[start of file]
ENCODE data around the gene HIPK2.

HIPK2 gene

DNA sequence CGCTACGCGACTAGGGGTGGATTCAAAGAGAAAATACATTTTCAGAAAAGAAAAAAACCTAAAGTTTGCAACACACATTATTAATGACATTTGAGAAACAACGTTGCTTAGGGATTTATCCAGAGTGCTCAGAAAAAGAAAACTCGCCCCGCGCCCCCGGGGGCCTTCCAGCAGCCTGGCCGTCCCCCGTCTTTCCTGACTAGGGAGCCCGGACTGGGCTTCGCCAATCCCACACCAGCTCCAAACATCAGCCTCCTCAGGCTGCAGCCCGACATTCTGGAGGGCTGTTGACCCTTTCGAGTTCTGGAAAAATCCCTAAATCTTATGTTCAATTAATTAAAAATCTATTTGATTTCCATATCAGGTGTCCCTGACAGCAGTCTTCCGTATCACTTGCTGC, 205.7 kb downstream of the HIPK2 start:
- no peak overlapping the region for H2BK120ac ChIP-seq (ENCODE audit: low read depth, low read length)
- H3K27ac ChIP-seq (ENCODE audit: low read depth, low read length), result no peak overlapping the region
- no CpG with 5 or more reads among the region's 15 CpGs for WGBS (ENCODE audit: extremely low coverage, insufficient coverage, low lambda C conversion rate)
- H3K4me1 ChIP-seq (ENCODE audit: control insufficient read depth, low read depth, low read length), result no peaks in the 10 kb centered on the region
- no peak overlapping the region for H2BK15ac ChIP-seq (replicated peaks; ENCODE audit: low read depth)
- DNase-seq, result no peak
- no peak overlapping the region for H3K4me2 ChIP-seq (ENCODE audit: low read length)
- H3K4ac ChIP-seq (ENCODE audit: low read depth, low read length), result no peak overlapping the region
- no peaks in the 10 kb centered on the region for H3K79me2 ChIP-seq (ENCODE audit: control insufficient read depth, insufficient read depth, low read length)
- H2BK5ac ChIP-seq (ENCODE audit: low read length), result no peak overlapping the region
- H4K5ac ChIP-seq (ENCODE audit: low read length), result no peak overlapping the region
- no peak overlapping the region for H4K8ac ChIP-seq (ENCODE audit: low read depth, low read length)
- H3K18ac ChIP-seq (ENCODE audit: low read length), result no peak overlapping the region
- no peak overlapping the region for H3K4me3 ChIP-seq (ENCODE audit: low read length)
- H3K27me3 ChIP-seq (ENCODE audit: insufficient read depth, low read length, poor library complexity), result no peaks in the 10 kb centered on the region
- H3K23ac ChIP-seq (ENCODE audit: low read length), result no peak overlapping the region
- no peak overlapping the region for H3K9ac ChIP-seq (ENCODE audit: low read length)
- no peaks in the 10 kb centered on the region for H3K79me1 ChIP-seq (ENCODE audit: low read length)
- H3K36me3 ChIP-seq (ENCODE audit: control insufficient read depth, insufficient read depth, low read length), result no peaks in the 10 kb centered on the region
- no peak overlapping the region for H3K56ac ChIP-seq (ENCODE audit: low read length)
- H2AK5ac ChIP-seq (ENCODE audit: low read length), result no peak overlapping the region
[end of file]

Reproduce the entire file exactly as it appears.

ENCODE data around the gene HIPK2.

HIPK2 gene

DNA sequence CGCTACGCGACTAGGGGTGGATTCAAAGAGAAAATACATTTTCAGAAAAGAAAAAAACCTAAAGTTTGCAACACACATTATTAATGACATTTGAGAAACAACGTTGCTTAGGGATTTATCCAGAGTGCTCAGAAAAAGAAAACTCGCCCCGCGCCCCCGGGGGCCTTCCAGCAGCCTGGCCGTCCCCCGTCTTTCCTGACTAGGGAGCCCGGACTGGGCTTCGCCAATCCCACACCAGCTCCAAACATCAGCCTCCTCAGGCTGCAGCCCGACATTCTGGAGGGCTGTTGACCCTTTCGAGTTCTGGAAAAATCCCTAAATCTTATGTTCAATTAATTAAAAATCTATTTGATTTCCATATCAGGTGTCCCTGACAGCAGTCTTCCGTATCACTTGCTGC, 205.7 kb downstream of the HIPK2 start:
- no peak overlapping the region for H2BK120ac ChIP-seq (ENCODE audit: low read depth, low read length)
- H3K27ac ChIP-seq (ENCODE audit: low read depth, low read length), result no peak overlapping the region
- no CpG with 5 or more reads among the region's 15 CpGs for WGBS (ENCODE audit: extremely low coverage, insufficient coverage, low lambda C conversion rate)
- H3K4me1 ChIP-seq (ENCODE audit: control insufficient read depth, low read depth, low read length), result no peaks in the 10 kb centered on the region
- no peak overlapping the region for H2BK15ac ChIP-seq (replicated peaks; ENCODE audit: low read depth)
- DNase-seq, result no peak
- no peak overlapping the region for H3K4me2 ChIP-seq (ENCODE audit: low read length)
- H3K4ac ChIP-seq (ENCODE audit: low read depth, low read length), result no peak overlapping the region
- no peaks in the 10 kb centered on the region for H3K79me2 ChIP-seq (ENCODE audit: control insufficient read depth, insufficient read depth, low read length)
- H2BK5ac ChIP-seq (ENCODE audit: low read length), result no peak overlapping the region
- H4K5ac ChIP-seq (ENCODE audit: low read length), result no peak overlapping the region
- no peak overlapping the region for H4K8ac ChIP-seq (ENCODE audit: low read depth, low read length)
- H3K18ac ChIP-seq (ENCODE audit: low read length), result no peak overlapping the region
- no peak overlapping the region for H3K4me3 ChIP-seq (ENCODE audit: low read length)
- H3K27me3 ChIP-seq (ENCODE audit: insufficient read depth, low read length, poor library complexity), result no peaks in the 10 kb centered on the region
- H3K23ac ChIP-seq (ENCODE audit: low read length), result no peak overlapping the region
- no peak overlapping the region for H3K9ac ChIP-seq (ENCODE audit: low read length)
- no peaks in the 10 kb centered on the region for H3K79me1 ChIP-seq (ENCODE audit: low read length)
- H3K36me3 ChIP-seq (ENCODE audit: control insufficient read depth, insufficient read depth, low read length), result no peaks in the 10 kb centered on the region
- no peak overlapping the region for H3K56ac ChIP-seq (ENCODE audit: low read length)
- H2AK5ac ChIP-seq (ENCODE audit: low read length), result no peak overlapping the region